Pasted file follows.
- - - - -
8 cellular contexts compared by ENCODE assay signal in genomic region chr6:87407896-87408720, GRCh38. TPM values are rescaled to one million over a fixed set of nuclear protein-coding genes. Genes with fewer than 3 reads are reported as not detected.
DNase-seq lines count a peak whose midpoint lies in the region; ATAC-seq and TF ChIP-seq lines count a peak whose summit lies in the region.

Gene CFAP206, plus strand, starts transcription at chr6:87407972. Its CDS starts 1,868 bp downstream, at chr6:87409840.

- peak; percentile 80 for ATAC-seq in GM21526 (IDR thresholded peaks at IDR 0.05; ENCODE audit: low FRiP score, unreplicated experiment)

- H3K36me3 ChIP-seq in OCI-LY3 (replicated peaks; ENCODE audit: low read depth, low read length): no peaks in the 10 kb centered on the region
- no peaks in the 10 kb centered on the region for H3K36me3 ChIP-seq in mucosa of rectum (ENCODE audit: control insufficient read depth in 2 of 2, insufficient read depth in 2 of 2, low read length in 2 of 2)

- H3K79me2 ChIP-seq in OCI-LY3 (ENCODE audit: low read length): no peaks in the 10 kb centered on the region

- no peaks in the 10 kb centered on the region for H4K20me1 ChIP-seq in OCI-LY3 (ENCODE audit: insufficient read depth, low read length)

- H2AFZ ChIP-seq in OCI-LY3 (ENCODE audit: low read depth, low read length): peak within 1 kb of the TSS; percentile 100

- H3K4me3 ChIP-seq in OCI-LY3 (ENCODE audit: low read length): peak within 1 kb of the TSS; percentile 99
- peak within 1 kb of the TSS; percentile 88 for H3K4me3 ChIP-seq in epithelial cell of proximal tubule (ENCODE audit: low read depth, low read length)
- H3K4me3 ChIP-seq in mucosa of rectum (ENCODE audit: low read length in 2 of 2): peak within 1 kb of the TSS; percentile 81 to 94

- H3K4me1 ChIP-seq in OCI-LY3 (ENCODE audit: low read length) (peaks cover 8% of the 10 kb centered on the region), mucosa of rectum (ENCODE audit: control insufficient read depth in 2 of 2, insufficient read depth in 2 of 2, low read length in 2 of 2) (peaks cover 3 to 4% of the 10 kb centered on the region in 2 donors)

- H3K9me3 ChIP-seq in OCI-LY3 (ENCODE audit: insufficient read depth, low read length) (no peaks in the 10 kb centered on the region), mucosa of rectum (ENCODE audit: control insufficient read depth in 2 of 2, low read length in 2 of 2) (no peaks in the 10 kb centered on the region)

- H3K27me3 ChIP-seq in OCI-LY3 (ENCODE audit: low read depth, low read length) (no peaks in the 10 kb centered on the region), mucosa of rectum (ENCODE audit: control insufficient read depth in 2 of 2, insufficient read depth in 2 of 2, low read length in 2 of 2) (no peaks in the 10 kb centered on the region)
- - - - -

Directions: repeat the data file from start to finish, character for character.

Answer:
8 cellular contexts compared by ENCODE assay signal in genomic region chr6:87407896-87408720, GRCh38. TPM values are rescaled to one million over a fixed set of nuclear protein-coding genes. Genes with fewer than 3 reads are reported as not detected.
DNase-seq lines count a peak whose midpoint lies in the region; ATAC-seq and TF ChIP-seq lines count a peak whose summit lies in the region.

Gene CFAP206, plus strand, starts transcription at chr6:87407972. Its CDS starts 1,868 bp downstream, at chr6:87409840.

- peak; percentile 80 for ATAC-seq in GM21526 (IDR thresholded peaks at IDR 0.05; ENCODE audit: low FRiP score, unreplicated experiment)

- H3K36me3 ChIP-seq in OCI-LY3 (replicated peaks; ENCODE audit: low read depth, low read length): no peaks in the 10 kb centered on the region
- no peaks in the 10 kb centered on the region for H3K36me3 ChIP-seq in mucosa of rectum (ENCODE audit: control insufficient read depth in 2 of 2, insufficient read depth in 2 of 2, low read length in 2 of 2)

- H3K79me2 ChIP-seq in OCI-LY3 (ENCODE audit: low read length): no peaks in the 10 kb centered on the region

- no peaks in the 10 kb centered on the region for H4K20me1 ChIP-seq in OCI-LY3 (ENCODE audit: insufficient read depth, low read length)

- H2AFZ ChIP-seq in OCI-LY3 (ENCODE audit: low read depth, low read length): peak within 1 kb of the TSS; percentile 100

- H3K4me3 ChIP-seq in OCI-LY3 (ENCODE audit: low read length): peak within 1 kb of the TSS; percentile 99
- peak within 1 kb of the TSS; percentile 88 for H3K4me3 ChIP-seq in epithelial cell of proximal tubule (ENCODE audit: low read depth, low read length)
- H3K4me3 ChIP-seq in mucosa of rectum (ENCODE audit: low read length in 2 of 2): peak within 1 kb of the TSS; percentile 81 to 94

- H3K4me1 ChIP-seq in OCI-LY3 (ENCODE audit: low read length) (peaks cover 8% of the 10 kb centered on the region), mucosa of rectum (ENCODE audit: control insufficient read depth in 2 of 2, insufficient read depth in 2 of 2, low read length in 2 of 2) (peaks cover 3 to 4% of the 10 kb centered on the region in 2 donors)

- H3K9me3 ChIP-seq in OCI-LY3 (ENCODE audit: insufficient read depth, low read length) (no peaks in the 10 kb centered on the region), mucosa of rectum (ENCODE audit: control insufficient read depth in 2 of 2, low read length in 2 of 2) (no peaks in the 10 kb centered on the region)

- H3K27me3 ChIP-seq in OCI-LY3 (ENCODE audit: low read depth, low read length) (no peaks in the 10 kb centered on the region), mucosa of rectum (ENCODE audit: control insufficient read depth in 2 of 2, insufficient read depth in 2 of 2, low read length in 2 of 2) (no peaks in the 10 kb centered on the region)